Active Participation in Highly Automated Systems: Turning the Wrong Stuff Into the Right Stuff
Technical rept. 1 Jun 1986-30 May 1989
ILLINOIS UNIV AT URBANA AVIATION RESEARCH LAB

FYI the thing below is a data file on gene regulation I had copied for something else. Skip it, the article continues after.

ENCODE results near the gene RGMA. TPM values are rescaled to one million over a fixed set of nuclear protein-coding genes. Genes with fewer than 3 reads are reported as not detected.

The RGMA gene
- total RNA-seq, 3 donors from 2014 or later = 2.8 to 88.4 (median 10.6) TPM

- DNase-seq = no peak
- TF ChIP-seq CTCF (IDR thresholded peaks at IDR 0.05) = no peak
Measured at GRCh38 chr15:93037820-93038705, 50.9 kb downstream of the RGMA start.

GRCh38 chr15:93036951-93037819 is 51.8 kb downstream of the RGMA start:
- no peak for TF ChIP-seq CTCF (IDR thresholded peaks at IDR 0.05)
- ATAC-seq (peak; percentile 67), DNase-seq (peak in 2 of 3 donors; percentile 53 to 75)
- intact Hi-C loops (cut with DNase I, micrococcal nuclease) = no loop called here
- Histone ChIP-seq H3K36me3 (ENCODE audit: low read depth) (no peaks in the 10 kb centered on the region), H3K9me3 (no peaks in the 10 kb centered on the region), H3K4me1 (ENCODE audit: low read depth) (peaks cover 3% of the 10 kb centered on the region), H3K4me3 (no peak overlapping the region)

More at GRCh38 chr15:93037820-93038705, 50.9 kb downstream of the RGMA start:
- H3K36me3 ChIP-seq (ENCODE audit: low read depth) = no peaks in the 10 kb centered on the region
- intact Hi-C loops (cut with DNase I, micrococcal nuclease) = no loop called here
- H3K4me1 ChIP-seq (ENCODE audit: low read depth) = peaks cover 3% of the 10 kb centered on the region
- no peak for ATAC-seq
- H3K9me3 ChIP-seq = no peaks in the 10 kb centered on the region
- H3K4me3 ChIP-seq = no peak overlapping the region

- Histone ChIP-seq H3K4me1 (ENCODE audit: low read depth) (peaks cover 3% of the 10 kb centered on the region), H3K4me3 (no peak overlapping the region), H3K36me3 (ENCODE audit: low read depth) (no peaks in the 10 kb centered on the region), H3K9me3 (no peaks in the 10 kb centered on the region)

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A failure of human operators to take an active monitoring role in complex automated systems has resulted in operators who are less able to improve the efficiency and stability of a system and unable to make a transition from normal scanning behavior to the detection, diagnosis, and correction of system failures. Passive monitoring is common when operator training follows an associative or stimulus-response model. In this study, we manipulated operator-system participation and operator-operator communication to investigate the effects of increases in active participation on operator monitoring and problem-solving performance. 112 subjects worked as operators of a simulated process system. Operators worked in teams of two on both a monitoring task and, after the system failed, a diagnostic task. The results of this study suggest that active participation in the system improves both monitoring and diagnostic performance. In addition, active participation reduces boredom during monitoring, and stress while diagnosing a failure. Communication, on the other hand, was found to be a mixed blessing. Communication tended to facilitate performance of active participants, but degraded performance of passive participants. The implications of these results for system design, operator training, and future communication studies are discussed.
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